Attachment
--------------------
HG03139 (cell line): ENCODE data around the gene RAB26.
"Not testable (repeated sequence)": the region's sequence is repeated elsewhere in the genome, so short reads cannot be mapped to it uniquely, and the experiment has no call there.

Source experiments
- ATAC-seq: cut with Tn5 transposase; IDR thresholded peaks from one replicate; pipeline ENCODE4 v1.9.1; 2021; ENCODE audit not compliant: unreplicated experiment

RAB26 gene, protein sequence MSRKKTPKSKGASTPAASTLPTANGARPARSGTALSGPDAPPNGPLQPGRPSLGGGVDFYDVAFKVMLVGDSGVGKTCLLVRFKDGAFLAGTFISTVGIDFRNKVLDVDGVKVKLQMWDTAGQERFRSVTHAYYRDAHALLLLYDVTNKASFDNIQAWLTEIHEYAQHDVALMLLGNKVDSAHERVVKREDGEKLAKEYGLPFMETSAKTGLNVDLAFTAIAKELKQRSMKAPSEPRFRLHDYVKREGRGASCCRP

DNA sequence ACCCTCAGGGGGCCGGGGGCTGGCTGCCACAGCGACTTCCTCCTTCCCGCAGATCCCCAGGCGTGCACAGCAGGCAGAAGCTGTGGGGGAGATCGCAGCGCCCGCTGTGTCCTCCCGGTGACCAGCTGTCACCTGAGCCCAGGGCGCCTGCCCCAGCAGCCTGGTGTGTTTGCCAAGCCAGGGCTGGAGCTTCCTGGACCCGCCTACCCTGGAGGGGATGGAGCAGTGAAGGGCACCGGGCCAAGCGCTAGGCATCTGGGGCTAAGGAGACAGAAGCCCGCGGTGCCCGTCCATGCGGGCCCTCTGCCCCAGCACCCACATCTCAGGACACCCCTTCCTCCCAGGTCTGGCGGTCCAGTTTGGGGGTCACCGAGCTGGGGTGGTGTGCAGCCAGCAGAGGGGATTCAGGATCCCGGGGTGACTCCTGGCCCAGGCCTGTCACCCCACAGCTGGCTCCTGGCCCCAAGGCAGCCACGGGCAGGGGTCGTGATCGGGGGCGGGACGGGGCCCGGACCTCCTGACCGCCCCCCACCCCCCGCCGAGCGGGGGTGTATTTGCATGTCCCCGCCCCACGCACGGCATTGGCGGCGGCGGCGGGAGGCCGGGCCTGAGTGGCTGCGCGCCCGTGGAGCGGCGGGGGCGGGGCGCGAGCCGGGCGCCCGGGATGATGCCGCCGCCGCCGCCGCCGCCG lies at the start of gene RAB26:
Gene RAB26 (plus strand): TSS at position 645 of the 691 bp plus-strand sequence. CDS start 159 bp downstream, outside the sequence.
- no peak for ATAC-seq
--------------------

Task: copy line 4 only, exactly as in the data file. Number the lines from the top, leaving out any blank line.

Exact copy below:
- ATAC-seq: cut with Tn5 transposase; IDR thresholded peaks from one replicate; pipeline ENCODE4 v1.9.1; 2021; ENCODE audit not compliant: unreplicated experiment